The systolic blood pressure in the ankle (posterior tibial) artery is divided by the systolic pressure in the arm (brachial) artery. The systolic pressure is normally about 30 mm Hg higher in the legs than in the arms. Therefore, an ankle/brachial (A/B) ratio of systolic blood pressures greater than 1.0 is expected when blood flow to the lower extremities is normal. When significant peripheral vascular disease is present, the A/B ratio will be less than 1. Although the Social Security Administration and many physicians use the A/B ratio to specifically refer to use of the posterior tibial artery, some practitioners use “ankle” in a broader sense that could mean either an A/B ratio using the posterior tibial artery or an A/B ratio calculated using the dorsalis pedis artery. Therefore, it is important to have not to make assumptions about how a test was done without the actual report.

Very severe PVD is present when the A/B ratio is less than 0.5, and any ischemic ulcers present will not heal. The ankle/brachial ratio is frequently referred to as the Doppler Index (DI). Although a Doppler study could be obtained for any lower extremity artery, it is the ankle artery that must be used for an A/B ratio. On physical examination of a normal person the pulse of the posterior tibial artery can be felt behind the inner bone of the ankle (medial malleolus). Moderate arterial insufficiency of blood flow to the legs is indicated by DI values of 0.5 to 0.7. Mild insufficiency is present when the DI is between 0.7 and 0.9. The dorsalis pedis artery runs on top of the foot, but is smaller and more difficult to obtain an accurate a Doppler reading on or feel a pulse.

Normal resting DI values are 0.9 to 1.0 or greater, but there is no universal agreement on the lower cut-off point that should be considered abnormal. If the resting DI is less than 0.8, there is almost always some degree of arterial disease. Generally speaking, the normal resting DI in women is 0.07 lower in women than men. Part of this difference can be attributed to the fact that for each 10 cm in height there is a 1 mm Hg increase in ankle pressure. However, there is an additional unknown factor accounting for the remainder of the difference. In both sexes, the dorsalis pedis DI is normally lower than the posterior tibial artery DI by an average of 0.04. The right leg has a normal resting DI on average of 0.04 higher than the left leg, possibly because it is the leg usually measured first. Most people with significant occlusive peripheral arterial disease have at least two-vessel involvement in the same leg, so that there can be expected a decrease in the DI for both the dorsalis pedis and posterior tibial arteries. Isolated disease in the posterior tibial artery alone is unusual.

Exercise Dopplers refers to systolic ankle Doppler pressures taken after treadmill exercise. The importance of exercise Dopplers lies in the fact that decreases in peripheral blood flow to the lower extremities may be present with exercise that at not present at rest. If the ankle systolic pressure decreases by at least 50 percent with exercise and requires at least 10 minutes to return to pre-exercise values, very severe PVD is present. Such a patient would have an extremely limited exercise capacity. Resting Dopplers showing a Doppler Index of 0.8 or higher are not likely to result in an abnormal exercise Doppler test.


Doppler ultrasound can provide information about blood flow, but does not permit imaging of arteries or the occlusions (usually atherosclerotic fatty deposits) within them that may impair such flow. Doppler ultrasound does not permit evaluation of small artery disease, as is present in many individuals with diabetes mellitus. It is also well-known that peripheral arterial disease and coronary artery disease frequently occur together. Asymptomatic coronary disease is even more prevalent in diabetics than in the non-diabetic population. However, the ABI should not be used to screen out the likelihood of coronary artery disease in asymptomatic diabetics, including those with type 2 diabetes. Many diabetic individuals have normal ABIs and significant coronary artery disease.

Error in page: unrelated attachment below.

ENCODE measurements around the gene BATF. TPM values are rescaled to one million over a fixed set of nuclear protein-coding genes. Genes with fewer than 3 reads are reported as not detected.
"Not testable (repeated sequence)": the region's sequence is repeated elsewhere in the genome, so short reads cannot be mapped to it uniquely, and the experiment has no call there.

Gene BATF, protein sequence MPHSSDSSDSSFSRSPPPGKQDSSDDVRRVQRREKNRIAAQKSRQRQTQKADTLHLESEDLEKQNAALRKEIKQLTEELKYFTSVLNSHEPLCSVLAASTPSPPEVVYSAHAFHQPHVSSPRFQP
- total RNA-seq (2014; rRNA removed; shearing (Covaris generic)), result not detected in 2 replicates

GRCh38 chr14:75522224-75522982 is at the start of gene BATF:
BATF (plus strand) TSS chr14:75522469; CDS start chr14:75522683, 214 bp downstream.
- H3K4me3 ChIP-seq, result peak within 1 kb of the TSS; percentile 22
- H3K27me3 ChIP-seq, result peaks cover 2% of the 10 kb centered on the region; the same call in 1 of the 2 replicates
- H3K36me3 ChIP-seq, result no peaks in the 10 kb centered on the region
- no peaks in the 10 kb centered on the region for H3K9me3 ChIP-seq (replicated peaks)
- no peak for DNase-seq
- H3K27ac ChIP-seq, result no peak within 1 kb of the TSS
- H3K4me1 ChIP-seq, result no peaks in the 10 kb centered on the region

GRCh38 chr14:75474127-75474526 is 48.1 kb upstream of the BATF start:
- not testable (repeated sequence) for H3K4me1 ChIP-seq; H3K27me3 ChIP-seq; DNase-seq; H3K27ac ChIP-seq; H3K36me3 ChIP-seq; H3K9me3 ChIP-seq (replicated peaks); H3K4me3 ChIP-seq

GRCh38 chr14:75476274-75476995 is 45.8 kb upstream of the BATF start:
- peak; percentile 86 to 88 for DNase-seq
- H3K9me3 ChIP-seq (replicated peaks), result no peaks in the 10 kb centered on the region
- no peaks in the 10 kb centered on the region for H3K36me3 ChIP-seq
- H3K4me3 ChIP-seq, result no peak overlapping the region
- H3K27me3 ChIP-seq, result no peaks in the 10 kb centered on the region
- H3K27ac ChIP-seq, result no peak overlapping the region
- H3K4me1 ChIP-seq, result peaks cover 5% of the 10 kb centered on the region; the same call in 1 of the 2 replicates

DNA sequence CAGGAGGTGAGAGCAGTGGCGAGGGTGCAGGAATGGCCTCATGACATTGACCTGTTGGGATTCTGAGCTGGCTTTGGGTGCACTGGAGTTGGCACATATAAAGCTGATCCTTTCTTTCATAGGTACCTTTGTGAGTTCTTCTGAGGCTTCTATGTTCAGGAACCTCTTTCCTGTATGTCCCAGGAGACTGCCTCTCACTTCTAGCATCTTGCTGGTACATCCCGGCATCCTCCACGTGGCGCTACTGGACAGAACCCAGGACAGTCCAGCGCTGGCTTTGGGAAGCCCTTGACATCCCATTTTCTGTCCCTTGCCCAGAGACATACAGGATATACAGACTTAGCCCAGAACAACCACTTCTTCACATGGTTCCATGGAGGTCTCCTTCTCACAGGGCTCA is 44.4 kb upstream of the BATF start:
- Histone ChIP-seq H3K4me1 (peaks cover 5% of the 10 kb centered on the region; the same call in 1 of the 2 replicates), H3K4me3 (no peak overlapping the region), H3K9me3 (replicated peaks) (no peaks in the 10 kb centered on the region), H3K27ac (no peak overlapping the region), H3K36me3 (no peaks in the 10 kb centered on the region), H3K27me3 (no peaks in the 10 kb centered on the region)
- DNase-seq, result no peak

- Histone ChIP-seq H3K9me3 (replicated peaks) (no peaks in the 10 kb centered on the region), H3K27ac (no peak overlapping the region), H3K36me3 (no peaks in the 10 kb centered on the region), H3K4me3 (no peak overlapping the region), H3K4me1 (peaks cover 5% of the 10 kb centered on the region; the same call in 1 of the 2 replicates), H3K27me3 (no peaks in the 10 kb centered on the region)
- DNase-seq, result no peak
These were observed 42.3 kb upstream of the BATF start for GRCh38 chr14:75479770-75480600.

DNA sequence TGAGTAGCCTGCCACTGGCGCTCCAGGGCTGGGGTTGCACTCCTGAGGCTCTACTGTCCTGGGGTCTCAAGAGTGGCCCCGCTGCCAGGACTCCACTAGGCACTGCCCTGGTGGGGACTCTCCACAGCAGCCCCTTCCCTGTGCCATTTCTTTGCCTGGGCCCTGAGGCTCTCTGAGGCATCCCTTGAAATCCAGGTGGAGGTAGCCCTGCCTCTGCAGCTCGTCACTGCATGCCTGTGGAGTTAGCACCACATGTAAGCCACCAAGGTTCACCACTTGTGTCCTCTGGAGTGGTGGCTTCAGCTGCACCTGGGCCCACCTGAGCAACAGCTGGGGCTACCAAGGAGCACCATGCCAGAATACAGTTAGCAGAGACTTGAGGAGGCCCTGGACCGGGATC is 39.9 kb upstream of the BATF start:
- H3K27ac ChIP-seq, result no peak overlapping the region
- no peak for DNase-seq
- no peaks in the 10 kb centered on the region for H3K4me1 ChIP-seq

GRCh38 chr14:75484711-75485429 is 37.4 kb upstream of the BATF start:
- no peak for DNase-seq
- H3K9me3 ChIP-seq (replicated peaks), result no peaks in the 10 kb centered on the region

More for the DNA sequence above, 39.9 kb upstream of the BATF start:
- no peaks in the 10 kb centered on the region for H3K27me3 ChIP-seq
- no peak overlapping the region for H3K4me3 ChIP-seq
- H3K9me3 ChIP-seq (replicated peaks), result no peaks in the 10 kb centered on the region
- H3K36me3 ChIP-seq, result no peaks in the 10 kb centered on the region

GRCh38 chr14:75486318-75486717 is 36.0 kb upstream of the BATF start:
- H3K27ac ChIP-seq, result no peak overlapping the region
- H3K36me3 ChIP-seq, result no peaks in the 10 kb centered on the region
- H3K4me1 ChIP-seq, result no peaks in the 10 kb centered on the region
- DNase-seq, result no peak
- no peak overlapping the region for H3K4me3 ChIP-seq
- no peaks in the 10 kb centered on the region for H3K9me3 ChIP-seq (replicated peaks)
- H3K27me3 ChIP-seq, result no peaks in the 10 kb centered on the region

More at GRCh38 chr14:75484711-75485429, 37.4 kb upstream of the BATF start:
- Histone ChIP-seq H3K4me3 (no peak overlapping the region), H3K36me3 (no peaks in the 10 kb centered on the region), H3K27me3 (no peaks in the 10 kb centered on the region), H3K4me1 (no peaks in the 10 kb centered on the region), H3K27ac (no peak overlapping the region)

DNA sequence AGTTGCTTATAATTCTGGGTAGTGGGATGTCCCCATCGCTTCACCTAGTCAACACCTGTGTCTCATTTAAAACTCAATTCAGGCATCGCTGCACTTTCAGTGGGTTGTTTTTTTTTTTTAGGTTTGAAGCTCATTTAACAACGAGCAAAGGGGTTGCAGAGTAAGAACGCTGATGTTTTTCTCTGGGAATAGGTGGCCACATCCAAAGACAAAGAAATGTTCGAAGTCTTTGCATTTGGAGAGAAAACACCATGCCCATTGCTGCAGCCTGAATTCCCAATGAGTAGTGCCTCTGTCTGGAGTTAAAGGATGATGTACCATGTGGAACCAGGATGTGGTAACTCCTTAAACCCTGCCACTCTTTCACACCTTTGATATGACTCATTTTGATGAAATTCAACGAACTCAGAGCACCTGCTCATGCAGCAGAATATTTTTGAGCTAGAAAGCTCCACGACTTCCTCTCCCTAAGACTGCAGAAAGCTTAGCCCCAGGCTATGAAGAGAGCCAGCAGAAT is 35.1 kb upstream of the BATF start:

Example 1

Peripheral Vascular Exercise Dopplers
Sex: Female
Age: 63
Height: 62 inches
Weight: 137 lbs.
Vascular History:
Smoker: Yes, current
Hypertension: Yes
Hyperlipidemia: Yes
Angina: No
Myocardial Infarction: No
Obesity: No
Diabetes mellitus: Yes
Venous abnormalities: No
Arterial Vascular surgery: Aorto-iliac bypass grafting two years previously.
Pre-exercise: History of pain with numbness across buttocks that works its way down to ankles.
Post-exercise: Severe pain starting in right buttock extending down to calf on the right side.
Pre-exercise Clinical Examination:
Femoral pulses: normal bilaterally
Popliteal pulses: normal bilaterally
Posterior tibial (ankle) pulses: normal bilaterally
Dorsalis pedis pulses: normal bilaterally
Skin color normal.
No ulcerations.
Feet warm.
No edema.
Pre-Exercise Data Summary:
Brachial Arterial Pressures:
Right arm: 138/68 Left arm: 134/68
Lower Extremity Arterial Systolic Pressures:
Superficial Femoral (thigh): Right 145, Left 156
Popliteal: Right 144, Left 173
Posterior tibial (ankle): Right 138, left 137
Dorsalis Pedis: Right 95, left 83
Ankle/Brachial (A/B) Index: Right 1.00, left 0.993
Exercise: Treadmill, 2.5 mph, 12% grade, duration 2:16
One Minute Post-Exercise Data Summary:
Brachial Arterial Pressures (systolic):
Right arm: 164 Left arm: 158
Lower Extremity Arterial Systolic Pressures:
Right posterior tibial (ankle): 178
Left posterior tibial (ankle): 186
Ankle/Brachial (A/B) Index: Right 1.09, left 1.13


The arterial vascular study on this patient demonstrates normal pressures throughout. The post-exercise recordings are completely within normal limits.


Normal peripheral arterial exercise Doppler study with excellent flows into the ankles. I would think that this patient’s numbness and pain are not due to peripheral arterial disease.